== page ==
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How do you....

(32 Posts)
VeryHungryKatypillar Tue 14-Oct-08 15:00:36

heat up your baby's food when you're out?

All the info I have says that when heating, food should be heated until piping hot throughout, then left to cool. But how can I do that when we're out?? Are there any gizmos on the market to sell to gullible mothers like me??

Or do you just feed them it cold?

Just started to wean DD 6mo (today!) and haven't a clue!

nappyaddict Tue 14-Oct-08 15:03:55

I just gave thngis like cold pasta, sandwiches, rice cakes, crackers and cheese, breadsticks, fruit, sticks of cucumber and carrot, little cherry toms etc

littlelapin Tue 14-Oct-08 15:04:38

Message withdrawn at poster's request.

littlelapin Tue 14-Oct-08 15:05:36

Message withdrawn at poster's request.

MrsJamin Tue 14-Oct-08 15:39:56

taking food with you is sooo much easier with BLW - I just take little sandwiches with philly, plus cucumber, apricots, banana, tomato, lump of cheese etc. no heating up needed.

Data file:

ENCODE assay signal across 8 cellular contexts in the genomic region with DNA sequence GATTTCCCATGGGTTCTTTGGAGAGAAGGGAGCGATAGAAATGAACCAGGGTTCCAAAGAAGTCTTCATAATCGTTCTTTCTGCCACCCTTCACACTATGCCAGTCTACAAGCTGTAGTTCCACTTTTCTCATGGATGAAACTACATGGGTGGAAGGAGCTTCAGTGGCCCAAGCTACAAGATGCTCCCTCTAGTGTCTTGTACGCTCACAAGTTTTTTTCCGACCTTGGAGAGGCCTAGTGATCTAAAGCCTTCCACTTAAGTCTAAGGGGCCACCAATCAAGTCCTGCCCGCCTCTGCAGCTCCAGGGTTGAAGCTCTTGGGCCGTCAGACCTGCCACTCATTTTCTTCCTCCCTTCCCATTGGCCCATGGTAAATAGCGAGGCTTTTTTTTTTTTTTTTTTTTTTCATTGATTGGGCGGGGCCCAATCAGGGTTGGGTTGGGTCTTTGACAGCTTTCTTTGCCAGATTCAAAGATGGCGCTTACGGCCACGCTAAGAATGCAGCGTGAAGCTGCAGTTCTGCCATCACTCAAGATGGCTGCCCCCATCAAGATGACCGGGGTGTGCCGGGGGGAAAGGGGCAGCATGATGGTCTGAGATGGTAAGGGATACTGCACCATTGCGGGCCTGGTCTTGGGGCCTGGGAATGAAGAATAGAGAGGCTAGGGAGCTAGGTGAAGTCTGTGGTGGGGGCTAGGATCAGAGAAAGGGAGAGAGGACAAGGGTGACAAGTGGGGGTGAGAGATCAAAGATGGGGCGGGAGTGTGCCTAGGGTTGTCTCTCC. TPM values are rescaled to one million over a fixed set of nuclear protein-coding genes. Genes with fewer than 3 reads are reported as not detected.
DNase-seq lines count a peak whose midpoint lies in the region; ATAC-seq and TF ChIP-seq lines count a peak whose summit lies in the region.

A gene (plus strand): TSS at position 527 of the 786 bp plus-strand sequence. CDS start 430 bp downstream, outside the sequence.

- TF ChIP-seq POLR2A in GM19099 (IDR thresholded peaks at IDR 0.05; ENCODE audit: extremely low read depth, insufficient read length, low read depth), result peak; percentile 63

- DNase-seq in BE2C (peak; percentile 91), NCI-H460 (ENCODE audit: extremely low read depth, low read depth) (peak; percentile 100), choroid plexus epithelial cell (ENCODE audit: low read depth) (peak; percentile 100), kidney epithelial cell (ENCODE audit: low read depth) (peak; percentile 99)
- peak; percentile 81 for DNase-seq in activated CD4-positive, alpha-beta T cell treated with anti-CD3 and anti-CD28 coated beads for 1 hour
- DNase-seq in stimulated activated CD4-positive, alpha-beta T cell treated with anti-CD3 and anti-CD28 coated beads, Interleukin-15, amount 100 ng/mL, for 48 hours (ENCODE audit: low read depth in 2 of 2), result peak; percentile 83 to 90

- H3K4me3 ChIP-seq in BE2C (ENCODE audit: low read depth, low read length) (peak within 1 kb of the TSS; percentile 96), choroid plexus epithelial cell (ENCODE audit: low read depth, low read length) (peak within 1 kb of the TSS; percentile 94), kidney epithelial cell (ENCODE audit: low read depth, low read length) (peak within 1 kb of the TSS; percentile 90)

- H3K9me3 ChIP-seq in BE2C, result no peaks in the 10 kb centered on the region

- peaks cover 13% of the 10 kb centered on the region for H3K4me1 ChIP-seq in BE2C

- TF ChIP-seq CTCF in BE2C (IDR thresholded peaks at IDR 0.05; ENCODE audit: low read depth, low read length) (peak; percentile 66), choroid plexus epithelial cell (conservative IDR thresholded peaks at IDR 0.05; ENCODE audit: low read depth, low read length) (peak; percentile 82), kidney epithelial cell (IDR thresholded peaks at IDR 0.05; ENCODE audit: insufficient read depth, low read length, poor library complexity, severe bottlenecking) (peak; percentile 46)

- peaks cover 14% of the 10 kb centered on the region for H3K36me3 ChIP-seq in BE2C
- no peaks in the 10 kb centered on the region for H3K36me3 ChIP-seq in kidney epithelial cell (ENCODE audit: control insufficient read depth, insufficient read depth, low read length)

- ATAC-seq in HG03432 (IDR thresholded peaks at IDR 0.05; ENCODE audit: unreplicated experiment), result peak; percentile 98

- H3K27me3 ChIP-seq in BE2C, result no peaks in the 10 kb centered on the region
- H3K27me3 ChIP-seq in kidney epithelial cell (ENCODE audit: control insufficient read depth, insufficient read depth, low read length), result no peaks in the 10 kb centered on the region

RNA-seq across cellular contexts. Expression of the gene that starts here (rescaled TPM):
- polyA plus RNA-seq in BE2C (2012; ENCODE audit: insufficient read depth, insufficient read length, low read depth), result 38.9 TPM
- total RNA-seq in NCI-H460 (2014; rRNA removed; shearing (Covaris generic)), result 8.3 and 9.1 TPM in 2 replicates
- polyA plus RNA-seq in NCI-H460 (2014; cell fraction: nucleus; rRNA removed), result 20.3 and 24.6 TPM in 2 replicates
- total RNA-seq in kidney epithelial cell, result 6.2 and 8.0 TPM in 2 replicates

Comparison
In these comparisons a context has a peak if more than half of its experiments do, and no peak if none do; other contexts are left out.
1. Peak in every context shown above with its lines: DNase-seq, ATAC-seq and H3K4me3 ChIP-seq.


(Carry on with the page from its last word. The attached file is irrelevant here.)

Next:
freshprincess Tue 14-Oct-08 15:42:44

Most places will heat it up for you or provide a microwave to do it yourself.

If not, then give it cold. Jars of baby food all taste the same anyway so the LO wont notice.

cmotdibbler Tue 14-Oct-08 15:45:12

Yet again I am scummy mummy - we did BLW, and I never took food with us - just fed DS whatever was on offer. So new pots/roasties, side order of veggies, or just random stuff off our plates. Until DS ate so much that just sharing with him wasn't a great idea if you actually wanted a portion yourself..

VeryHungryKatypillar Tue 14-Oct-08 15:59:05

Firstly, thanks all for your responses.